Biomarkers Identified for Idiopathic Pulmonary Fibrosis
University of Pittsburgh School of Medicine study finds distinct signature that could aid in diagnosis, monitoring of lethal lung disease
PITTSBURGH, April 28, 2008 — The first evidence of a distinctive protein signature that could help to transform the diagnosis and improve the monitoring of the devastating lung disease idiopathic pulmonary fibrosis (IPF) is being reported by University of Pittsburgh School of Medicine researchers in this month’s edition of PLoS Medicine, an open-access journal of the Public Library of Science.
In the paper, Naftali Kaminski, M.D., director of the Dorothy P. & Richard P. Simmons Center for Interstitial Lung Disease in the Division of Pulmonary, Allergy and Critical Medicine at the University of Pittsburgh School of Medicine, and his colleagues describe a unique combination of blood proteins that appears to distinguish IPF patients from normal controls with extraordinary sensitivity and precision.
“Our findings suggest that we may be able to monitor what is happening in the lungs by measuring certain proteins in the peripheral blood,” explains senior author Dr. Kaminski, who also is associate professor of medicine. “More study is needed to confirm whether these biomarkers might be useful as a clinical blood test to detect lung fibrosis. But right now, there is no straightforward test for IPF. The lung is not highly accessible; biopsy procedures carry risk, and while imaging is good, it can’t follow the disease biologically.”
IPF is a degenerative illness distinguished by progressive lung scarring and diminished breathing capacity, typically leading to death within about five years of diagnosis. It is estimated that 5 million people worldwide and 130,000 in the United States are affected by pulmonary fibrosis and about 30,000 people die of the disease every year.
For this study, researchers analyzed the concentrations of 49 proteins in the plasma of 74 patients with IPF and 53 normal controls. A combination of five proteins related to normal tissue breakdown and remodeling and certain disease processes, including arthritis and cancer, was found to be highly indicative of IPF.
Increases in two of the five, matrix metalloproteinases (MMP) 7 and 1, also were observed in tissue and fluid taken from the lungs of IPF patients. Other proteins in the IPF signature are matrix metalloproteinase 8, insulin-like growth factor binding protein 1 and tumor necrosis factor receptor superfamily member 1A.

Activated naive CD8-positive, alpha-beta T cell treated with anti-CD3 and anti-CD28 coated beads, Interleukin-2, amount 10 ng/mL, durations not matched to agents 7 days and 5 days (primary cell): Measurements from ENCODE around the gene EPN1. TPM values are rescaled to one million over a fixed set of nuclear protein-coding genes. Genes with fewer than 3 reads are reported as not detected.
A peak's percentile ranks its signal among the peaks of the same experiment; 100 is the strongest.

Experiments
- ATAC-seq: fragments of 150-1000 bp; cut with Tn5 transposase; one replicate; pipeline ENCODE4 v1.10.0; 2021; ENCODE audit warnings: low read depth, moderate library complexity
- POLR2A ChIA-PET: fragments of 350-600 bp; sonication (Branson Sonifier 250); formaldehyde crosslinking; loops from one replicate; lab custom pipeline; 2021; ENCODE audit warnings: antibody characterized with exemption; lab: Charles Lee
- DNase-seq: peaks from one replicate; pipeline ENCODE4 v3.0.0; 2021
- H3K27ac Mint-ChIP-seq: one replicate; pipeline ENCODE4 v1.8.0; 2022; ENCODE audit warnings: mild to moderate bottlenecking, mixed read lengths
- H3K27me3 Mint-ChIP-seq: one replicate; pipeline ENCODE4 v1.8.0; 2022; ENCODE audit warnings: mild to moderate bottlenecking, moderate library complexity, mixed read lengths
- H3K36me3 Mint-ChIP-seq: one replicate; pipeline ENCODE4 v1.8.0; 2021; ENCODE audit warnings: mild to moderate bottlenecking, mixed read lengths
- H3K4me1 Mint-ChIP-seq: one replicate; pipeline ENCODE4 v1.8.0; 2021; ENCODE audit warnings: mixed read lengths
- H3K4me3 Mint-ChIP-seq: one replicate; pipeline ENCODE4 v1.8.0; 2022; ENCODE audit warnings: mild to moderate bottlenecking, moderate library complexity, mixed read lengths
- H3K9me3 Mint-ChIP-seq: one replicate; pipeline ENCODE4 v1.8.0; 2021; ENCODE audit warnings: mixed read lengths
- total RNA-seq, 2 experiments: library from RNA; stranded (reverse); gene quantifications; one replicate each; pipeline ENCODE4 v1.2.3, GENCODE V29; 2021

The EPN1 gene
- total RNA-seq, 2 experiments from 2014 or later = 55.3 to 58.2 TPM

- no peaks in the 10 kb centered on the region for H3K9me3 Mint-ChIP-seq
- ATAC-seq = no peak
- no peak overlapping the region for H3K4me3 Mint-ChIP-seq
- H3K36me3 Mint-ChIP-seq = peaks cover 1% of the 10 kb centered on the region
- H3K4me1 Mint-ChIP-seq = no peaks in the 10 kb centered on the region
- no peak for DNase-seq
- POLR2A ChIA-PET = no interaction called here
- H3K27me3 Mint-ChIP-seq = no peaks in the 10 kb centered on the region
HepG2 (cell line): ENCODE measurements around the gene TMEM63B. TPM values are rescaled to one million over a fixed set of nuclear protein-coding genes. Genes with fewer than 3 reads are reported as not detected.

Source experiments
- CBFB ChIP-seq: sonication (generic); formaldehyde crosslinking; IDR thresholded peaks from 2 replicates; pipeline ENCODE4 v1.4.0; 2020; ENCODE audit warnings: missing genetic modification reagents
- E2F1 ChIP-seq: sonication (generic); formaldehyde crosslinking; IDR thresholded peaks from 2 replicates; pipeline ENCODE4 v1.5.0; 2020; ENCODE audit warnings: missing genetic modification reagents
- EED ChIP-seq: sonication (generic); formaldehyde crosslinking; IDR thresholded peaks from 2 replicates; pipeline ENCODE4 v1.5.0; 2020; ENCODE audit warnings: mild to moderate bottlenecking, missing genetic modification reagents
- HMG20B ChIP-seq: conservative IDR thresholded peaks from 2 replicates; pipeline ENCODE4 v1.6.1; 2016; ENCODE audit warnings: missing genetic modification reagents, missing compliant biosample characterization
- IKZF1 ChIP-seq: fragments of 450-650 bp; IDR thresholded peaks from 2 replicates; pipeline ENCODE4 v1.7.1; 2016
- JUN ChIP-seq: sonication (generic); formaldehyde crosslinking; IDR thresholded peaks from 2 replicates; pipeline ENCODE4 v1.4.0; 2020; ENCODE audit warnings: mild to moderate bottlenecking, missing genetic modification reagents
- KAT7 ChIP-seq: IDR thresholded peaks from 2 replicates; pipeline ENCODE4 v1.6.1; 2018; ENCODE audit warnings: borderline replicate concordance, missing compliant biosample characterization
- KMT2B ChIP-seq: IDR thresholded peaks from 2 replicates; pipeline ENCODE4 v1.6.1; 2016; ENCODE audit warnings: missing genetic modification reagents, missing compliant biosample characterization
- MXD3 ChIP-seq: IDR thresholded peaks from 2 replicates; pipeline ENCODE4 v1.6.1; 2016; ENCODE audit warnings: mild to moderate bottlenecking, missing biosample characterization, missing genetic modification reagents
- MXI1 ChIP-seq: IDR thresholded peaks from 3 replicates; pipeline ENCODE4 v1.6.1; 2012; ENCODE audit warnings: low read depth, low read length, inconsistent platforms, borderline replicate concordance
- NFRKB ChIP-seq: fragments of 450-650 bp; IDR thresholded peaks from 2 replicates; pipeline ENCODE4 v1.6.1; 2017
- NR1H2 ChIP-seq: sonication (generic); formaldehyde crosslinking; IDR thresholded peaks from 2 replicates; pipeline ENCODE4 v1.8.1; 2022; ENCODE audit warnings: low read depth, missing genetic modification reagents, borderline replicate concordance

“These proteins were increased in IPF patients, but not in patients with lung illnesses such as chronic obstructive pulmonary disease,” says Ivan O. Rosas, M.D., first author on the study and assistant professor of medicine, University of Pittsburgh School of Medicine. Elevated MMP1 and MMP7 also distinguished IPF when compared to levels associated with another disease that closely mimics IPF, called subacute/chronic hypersensitivity pneumonia. In particular, increased concentrations of MMP7 “may be indicative of asymptomatic lung disease and perhaps reflect disease progression,” Dr. Rosas says.
“One of the challenges is to know whether a blood protein actually reflects the situation in the lung,” notes Thomas J. Richards, Ph.D., study co-first author and research assistant professor in the Division of Pulmonary, Allergy and Critical Care Medicine, University of Pittsburgh School of Medicine. The team evaluated all the genes expressed in IPF-affected lung tissue to determine the proteins in the peripheral blood on which they should focus. Based on their detailed analysis, the team believes that increased levels of these five proteins probably are reflective of the disease.
“IPF can have a slow progression, so drug companies may wait a long time to see whether a particular drug is having any effect,” says Dr. Kaminski. “But a blood biomarker could indicate whether a drug is working earlier. The biomarkers also might be used for risk assessment and for evaluation of disease progression.”
Some known causes of pulmonary fibrosis include occupational and environmental exposure to asbestos, metal dust, farming chemicals and mold, an inflammatory disease called sarcoidosis, radiation, drug reactions, autoimmune disorders and possibly a genetic predisposition, according to the American Lung Association.
Most cases are considered to be idiopathic, or of unknown origin. There is no proven effective therapy for IPF, and most drug interventions are considered experimental. Long-term benefit may be possible with lung transplantation, a radical approach dependent upon a limited number of donated organs.
In addition to Drs. Rosas, Richards and Kaminski, authors are Kazuhisa Konishi, M.D., Yingze Zhang, Ph.D., Kevin Gibson, M.D., Anna E. Lokshin, Ph.D., Kathleen O. Lindell, Ph.D., Frank C. Sciurba, M.D., and James Dauber, M.D., University of Pittsburgh School of Medicine; Jose Cisneros, Ph.D., and Moises Selman, M.D., National Institute of Respiratory Diseases, Mexico; Sandra D. MacDonald, R.N., and Bernadette R. Gochuico, M.D., National Heart, Lung, and Blood Institute (NHLBI) at the National Institutes of Health (NIH); and Annie Pardo, Ph.D., National University Autonoma de Mexico.
The study was funded in large part by the NHLBI at NIH. Additional funding was provided by the Simmons family and the National University Autonoma de Mexico.